Normally, the character set encoding used for filename is unspecified. The NFSv3 and NFSv2 protocols don't specify the character set. NFSv4 is supposed to use UTF-8, but not all clients do and this restriction is not enforced by the server. If the UTF-8 only option is disabled for a share, these filenames are written verbatim to the filesystem without any knowledge of their encoding. This means that they can only be interpreted by clients using the same encoding. SMB, however, requires filenames to be stored as UTF-8 so that they can be interpreted on the server side. This makes it impossible to support arbitrary client encodings while still permitting access over SMB.
In order to support such configurations, the character set encoding can be set share-wide or on a per-client basis. The following character set encodings are supported:
The default behavior is to leave the character set encoding unspecified (pass-through). The BUI allows the character set to be chosen through the standard exception list mechanism. In the CLI, each character set itself becomes an option with one or more hosts, with '*' indicating the share-wide setting. For example, the following:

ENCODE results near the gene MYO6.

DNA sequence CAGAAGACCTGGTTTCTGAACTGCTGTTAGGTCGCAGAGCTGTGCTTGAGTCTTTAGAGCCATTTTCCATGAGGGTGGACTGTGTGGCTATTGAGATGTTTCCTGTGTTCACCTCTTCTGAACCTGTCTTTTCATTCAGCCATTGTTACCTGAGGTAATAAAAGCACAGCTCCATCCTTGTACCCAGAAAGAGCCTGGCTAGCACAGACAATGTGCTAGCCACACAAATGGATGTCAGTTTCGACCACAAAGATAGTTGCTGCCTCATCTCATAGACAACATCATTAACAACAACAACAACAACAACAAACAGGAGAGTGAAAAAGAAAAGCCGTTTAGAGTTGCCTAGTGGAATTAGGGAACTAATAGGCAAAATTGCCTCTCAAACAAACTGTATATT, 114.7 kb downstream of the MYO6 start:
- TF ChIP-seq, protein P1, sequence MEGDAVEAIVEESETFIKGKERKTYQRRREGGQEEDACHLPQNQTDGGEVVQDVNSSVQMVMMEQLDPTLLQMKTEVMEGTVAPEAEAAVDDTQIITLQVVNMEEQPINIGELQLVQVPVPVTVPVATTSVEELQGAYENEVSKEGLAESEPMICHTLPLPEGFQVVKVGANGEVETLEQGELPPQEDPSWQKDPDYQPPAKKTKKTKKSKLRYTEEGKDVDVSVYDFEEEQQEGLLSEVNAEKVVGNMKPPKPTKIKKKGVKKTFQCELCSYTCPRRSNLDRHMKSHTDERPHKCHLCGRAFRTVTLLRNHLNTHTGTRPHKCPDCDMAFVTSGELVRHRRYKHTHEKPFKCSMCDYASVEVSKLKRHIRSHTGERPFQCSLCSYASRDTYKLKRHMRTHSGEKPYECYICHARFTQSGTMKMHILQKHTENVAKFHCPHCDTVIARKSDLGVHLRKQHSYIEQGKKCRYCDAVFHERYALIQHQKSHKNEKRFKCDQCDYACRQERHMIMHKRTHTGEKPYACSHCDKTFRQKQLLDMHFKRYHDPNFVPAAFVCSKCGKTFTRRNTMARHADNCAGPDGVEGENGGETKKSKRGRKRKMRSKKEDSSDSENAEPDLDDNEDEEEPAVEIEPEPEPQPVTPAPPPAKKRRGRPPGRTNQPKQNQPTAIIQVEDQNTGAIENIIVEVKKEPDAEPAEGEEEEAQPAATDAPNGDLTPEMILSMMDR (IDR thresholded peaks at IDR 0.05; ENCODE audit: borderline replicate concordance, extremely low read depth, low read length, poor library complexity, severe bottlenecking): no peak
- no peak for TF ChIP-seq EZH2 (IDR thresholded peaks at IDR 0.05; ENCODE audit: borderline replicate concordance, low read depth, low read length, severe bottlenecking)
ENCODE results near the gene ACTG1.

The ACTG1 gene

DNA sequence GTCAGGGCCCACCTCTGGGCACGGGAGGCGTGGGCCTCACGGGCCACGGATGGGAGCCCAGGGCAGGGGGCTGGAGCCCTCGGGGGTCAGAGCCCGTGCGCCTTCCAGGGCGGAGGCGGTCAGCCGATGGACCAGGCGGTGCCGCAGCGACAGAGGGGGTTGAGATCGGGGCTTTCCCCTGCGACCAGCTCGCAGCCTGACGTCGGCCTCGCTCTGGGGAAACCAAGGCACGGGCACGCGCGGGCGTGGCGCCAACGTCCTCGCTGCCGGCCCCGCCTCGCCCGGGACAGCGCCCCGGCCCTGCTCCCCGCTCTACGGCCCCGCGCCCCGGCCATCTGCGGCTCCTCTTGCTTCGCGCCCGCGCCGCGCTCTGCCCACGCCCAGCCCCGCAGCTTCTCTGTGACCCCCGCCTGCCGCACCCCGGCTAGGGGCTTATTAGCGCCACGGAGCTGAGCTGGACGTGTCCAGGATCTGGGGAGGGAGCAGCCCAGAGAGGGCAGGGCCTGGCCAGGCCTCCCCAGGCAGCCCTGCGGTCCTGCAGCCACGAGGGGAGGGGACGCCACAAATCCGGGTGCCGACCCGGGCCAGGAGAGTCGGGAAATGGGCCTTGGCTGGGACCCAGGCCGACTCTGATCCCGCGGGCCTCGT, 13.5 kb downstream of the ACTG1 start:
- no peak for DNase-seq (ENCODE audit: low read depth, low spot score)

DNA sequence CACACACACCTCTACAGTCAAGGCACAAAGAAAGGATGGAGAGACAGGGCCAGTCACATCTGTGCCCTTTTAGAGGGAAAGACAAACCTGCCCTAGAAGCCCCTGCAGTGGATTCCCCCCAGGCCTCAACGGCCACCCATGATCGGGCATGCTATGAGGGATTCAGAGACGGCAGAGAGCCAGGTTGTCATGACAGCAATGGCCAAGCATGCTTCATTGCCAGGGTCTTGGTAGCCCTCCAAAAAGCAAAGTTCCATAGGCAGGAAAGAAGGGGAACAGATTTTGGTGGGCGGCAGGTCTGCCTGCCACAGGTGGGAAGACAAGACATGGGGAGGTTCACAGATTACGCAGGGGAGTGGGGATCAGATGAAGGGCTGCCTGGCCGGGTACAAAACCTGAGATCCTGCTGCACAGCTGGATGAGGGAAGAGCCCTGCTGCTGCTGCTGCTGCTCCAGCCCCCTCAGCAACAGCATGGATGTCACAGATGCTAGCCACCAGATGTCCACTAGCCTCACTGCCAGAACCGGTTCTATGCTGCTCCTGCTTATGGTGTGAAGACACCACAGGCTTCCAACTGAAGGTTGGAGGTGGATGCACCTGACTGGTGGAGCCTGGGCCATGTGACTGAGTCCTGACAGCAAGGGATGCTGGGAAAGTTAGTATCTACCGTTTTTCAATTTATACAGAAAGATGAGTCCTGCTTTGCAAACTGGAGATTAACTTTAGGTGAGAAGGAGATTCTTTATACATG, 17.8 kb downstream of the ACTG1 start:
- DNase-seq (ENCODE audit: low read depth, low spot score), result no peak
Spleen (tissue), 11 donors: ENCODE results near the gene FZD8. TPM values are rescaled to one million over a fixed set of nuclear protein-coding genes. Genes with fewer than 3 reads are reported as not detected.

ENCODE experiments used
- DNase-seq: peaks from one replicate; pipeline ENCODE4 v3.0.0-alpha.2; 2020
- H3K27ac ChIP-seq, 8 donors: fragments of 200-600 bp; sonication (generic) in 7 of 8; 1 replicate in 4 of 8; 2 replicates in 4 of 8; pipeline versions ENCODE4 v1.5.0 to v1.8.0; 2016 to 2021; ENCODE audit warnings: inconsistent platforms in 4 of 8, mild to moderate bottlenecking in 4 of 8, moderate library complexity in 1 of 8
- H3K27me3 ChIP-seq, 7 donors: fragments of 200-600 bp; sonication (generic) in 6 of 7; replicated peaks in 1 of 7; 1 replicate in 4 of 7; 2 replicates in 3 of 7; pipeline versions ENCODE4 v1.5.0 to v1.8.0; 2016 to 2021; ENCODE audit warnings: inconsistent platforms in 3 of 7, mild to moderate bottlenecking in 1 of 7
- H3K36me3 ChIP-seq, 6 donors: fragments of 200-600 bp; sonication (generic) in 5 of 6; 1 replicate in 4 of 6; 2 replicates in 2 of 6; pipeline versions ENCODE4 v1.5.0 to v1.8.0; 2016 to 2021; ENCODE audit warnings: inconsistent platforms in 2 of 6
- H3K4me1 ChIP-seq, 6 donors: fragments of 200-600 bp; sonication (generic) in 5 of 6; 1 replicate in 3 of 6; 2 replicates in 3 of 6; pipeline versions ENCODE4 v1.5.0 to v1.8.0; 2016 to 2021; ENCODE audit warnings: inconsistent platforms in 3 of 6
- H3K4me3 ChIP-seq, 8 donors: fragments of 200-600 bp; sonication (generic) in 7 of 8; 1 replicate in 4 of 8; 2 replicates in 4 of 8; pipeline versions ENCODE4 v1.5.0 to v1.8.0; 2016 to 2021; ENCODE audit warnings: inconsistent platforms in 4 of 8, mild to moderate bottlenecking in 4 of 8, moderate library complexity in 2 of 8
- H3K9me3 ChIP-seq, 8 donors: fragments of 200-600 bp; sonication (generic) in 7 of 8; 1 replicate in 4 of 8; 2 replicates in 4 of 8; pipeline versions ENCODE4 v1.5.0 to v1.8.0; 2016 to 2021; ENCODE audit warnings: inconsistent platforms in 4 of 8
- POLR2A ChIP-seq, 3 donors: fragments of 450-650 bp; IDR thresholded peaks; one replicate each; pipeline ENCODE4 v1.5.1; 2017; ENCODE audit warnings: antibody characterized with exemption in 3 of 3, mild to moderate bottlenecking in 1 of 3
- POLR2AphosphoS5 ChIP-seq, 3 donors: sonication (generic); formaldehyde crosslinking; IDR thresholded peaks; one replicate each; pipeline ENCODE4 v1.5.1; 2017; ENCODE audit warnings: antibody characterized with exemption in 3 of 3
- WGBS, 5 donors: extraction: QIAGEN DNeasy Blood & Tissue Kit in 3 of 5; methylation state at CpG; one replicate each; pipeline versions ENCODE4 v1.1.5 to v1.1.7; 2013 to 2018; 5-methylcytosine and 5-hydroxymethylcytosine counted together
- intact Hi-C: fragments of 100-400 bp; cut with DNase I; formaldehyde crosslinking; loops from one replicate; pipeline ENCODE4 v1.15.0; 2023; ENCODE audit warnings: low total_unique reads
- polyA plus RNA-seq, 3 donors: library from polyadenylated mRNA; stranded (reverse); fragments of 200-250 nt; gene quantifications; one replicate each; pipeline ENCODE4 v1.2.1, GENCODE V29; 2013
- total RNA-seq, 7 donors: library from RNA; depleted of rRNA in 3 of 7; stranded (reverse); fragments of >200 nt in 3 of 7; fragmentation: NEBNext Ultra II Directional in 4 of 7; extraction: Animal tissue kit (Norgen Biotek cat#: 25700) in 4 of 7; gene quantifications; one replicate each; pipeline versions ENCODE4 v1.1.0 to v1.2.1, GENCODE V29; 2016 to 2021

Will share the filesystem with 'euc-kr' as the default encoding. The following:
Use the default encoding for all clients except 'host1' and 'host2', which will use 'euc-kr' and 'euc-jp', respectively. The format of the host lists follows that of other CLI NFS options.
Note that some NFS clients do not correctly support alternate locales; consult your NFS client documentation for details.
No two SMB shares on the same system may share the same resource name. Resource names inherited from projects have special behavior, see the projects section for details. Resource names must be less than 80 characters, and can contain any alphanumeric characters besides the following characters:
" / \ [ ] : | < > + ; , ? * =
When access-based enumeration is enabled, clients may see directory entries for files which they cannot open. Directory entries are filtered only when the client has no access to that file. For example, if a client attempts to open a file for read/write access but the ACL grants only read access, that open request will fail but that file will still be included in the list of entries.